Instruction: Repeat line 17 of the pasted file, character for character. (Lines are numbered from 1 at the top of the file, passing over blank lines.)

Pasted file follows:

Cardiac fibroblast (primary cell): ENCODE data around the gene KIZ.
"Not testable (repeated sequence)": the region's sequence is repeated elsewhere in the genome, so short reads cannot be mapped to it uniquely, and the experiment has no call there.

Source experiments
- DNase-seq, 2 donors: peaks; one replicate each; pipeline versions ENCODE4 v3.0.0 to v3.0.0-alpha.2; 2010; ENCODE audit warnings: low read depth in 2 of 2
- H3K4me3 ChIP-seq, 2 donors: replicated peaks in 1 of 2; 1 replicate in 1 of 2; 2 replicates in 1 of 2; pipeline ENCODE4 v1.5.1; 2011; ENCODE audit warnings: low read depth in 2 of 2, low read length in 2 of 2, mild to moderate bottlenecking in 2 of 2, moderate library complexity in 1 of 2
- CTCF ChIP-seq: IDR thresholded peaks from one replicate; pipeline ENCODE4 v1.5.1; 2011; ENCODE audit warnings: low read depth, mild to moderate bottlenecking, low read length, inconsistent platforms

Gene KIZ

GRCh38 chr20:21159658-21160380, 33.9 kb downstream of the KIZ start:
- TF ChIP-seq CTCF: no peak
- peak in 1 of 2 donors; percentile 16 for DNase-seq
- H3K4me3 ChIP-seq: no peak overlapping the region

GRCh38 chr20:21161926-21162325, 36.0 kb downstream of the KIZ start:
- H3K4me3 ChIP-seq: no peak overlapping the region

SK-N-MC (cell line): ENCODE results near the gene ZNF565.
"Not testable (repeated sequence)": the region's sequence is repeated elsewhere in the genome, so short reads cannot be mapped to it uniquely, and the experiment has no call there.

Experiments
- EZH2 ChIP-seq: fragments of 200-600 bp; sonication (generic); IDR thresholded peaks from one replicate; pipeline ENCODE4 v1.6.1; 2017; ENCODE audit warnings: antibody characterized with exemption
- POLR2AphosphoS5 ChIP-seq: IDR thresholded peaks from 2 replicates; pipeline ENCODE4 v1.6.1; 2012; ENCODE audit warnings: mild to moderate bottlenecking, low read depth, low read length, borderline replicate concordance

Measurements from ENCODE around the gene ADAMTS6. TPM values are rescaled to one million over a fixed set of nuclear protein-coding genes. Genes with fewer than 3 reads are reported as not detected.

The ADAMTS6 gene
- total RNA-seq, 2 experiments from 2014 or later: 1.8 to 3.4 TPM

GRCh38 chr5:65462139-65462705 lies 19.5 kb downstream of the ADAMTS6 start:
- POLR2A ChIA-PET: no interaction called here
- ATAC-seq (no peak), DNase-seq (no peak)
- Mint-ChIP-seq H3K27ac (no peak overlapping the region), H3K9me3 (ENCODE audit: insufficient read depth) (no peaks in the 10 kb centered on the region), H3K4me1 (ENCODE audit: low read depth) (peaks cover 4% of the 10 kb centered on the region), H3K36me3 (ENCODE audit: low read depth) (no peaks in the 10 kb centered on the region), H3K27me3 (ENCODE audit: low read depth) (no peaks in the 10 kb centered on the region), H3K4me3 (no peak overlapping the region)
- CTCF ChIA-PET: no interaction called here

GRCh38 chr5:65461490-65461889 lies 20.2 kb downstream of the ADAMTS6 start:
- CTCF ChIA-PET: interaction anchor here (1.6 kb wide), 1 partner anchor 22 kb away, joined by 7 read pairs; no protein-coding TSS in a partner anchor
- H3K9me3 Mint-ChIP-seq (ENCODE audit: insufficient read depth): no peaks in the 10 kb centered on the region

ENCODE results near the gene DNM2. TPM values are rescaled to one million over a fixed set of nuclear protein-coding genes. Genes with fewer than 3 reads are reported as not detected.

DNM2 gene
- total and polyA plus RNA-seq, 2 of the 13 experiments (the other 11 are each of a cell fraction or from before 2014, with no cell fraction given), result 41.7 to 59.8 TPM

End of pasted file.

- EZH2 ChIP-seq: fragments of 200-600 bp; sonication (generic); IDR thresholded peaks from one replicate; pipeline ENCODE4 v1.6.1; 2017; ENCODE audit warnings: antibody characterized with exemption